1. CBIT in its current form does not work for everyone. Can we improve CBIT outcomes by figuring out what makes it work more, or less, well for some people? This would include looking at numerical information from studies, and also talking with people who have received CBIT about ways to improve it.
2. CBIT involves a number of different parts. Can we make CBIT more efficient by identifying its most “active ingredients”? 
3. Many people with TS do not feel that CBIT is a good fit for them. Can we create a “CBIT Readiness Interview” to explain what CBIT is, discuss concerns, and possibly increase patients’ desire to do CBIT?


Domain 3: Optimizing How CBIT Fits into Individuals’ Broader TS Care
Representative research questions include:


1. People with TS are likely to use multiple kinds of treatments, such as medications and CBIT. What are the best sequences of treatment for TS (for example, CBIT followed by medication, or vice versa)? And, can we identify who will benefit from one treatment sequence instead of another?
2. Many patients who want CBIT have to wait a long time on waitlists to get it. Can we help people with TS find relief more quickly by having them start with an online,self-help version of CBIT, and then move on to CBIT with a therapist if self-help is not effective for them?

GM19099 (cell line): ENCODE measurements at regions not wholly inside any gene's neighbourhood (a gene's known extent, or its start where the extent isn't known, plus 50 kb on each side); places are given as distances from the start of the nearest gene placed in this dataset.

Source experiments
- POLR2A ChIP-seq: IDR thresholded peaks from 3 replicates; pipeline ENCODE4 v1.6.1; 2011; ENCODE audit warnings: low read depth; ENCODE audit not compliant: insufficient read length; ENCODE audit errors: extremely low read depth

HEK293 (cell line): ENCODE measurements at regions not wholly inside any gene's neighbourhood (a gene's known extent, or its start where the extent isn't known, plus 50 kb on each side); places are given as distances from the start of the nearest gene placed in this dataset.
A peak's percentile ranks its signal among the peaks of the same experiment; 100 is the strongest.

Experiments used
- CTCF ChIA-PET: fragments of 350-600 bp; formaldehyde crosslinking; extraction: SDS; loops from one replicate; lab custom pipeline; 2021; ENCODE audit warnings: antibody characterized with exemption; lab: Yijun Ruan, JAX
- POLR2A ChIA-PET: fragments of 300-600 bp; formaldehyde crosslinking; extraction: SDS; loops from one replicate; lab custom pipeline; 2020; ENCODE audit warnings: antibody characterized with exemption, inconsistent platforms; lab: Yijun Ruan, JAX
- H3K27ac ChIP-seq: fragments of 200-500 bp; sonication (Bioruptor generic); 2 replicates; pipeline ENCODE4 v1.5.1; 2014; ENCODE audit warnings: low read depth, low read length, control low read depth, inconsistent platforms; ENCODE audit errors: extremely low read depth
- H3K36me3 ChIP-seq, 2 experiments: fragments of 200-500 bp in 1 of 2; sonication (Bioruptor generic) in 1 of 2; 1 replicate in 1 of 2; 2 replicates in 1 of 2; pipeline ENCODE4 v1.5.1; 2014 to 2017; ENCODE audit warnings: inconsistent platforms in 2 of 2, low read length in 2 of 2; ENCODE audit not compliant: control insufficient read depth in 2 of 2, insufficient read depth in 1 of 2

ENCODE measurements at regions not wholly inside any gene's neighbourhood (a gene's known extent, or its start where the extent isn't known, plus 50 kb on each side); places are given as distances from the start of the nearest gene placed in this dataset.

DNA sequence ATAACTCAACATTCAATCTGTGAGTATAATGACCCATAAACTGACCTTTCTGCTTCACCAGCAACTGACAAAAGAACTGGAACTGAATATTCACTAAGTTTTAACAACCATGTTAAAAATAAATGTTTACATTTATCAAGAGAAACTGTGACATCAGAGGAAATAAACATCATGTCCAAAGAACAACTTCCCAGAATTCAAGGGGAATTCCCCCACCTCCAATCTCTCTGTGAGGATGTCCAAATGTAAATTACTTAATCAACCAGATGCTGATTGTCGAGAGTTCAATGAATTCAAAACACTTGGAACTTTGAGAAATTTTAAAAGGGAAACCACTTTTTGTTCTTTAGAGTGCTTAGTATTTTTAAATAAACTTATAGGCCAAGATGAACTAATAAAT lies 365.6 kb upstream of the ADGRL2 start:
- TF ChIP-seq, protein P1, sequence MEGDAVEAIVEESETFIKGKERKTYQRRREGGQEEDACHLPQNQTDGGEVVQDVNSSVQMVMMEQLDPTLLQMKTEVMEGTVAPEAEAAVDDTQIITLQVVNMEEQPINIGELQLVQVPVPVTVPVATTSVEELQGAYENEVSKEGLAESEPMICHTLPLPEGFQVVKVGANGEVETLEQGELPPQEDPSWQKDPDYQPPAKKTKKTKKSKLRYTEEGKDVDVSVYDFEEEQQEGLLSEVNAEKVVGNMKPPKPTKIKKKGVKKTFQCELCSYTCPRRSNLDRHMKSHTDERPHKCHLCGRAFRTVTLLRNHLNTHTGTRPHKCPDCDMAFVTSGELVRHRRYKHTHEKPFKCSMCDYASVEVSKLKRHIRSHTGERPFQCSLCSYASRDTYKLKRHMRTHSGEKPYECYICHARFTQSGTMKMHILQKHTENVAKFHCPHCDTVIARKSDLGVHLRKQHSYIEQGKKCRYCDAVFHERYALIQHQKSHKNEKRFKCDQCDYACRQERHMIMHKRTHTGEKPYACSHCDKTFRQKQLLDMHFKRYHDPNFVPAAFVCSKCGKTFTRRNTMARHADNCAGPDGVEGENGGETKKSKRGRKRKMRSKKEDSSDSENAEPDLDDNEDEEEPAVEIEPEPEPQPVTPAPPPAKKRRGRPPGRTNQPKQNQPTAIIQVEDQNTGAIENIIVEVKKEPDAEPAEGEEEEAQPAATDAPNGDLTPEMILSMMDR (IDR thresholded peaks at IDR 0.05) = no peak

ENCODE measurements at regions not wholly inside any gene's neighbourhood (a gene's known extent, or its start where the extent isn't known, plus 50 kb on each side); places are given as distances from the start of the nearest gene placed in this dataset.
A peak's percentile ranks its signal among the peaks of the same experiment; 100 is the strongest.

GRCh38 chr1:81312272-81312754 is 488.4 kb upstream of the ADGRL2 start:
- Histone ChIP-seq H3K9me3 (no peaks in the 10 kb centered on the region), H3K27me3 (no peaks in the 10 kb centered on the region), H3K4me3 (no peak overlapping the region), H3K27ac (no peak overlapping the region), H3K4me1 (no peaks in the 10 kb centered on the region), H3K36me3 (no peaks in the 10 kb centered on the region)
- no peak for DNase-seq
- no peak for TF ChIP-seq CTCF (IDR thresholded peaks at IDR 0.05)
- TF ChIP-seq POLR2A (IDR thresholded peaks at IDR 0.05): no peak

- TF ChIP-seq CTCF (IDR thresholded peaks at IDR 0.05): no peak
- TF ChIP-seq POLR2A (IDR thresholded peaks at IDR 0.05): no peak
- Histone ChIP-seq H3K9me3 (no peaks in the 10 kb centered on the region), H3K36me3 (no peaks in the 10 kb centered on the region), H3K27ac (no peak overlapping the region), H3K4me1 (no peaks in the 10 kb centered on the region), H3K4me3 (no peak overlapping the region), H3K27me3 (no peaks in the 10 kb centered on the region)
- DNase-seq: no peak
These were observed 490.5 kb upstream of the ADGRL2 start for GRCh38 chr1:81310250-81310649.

3. Many patients live too far from CBIT providers for weekly visits. Can we evaluate whether other CBIT formats work just as well, such as doing CBIT over videochat or doing a short, intensive “CBIT Bootcamp” (called “intensive outpatient treatment” by healthcare providers)?
4. Many people with TS take tic-reducing medications but wish they did not have to. Can CBIT be used as a tool to get off of these medications?
5. How well does CBIT work compared to medication alone, and the combination of CBIT and medication used simultaneously?

Domain 4: Investigating CBIT’s Impact on Outcomes that Matter to People Living with TS
Representative research questions include:


1. TS impacts many aspects of a person’s life. Can we evaluate CBIT’s effects on the things that patients care about other than tic severity and general “tic-related problems”? These could include self-esteem, confidence, perceived control over tics, time spent in class, ability to drive, etc.


Read more in the complete Research Agenda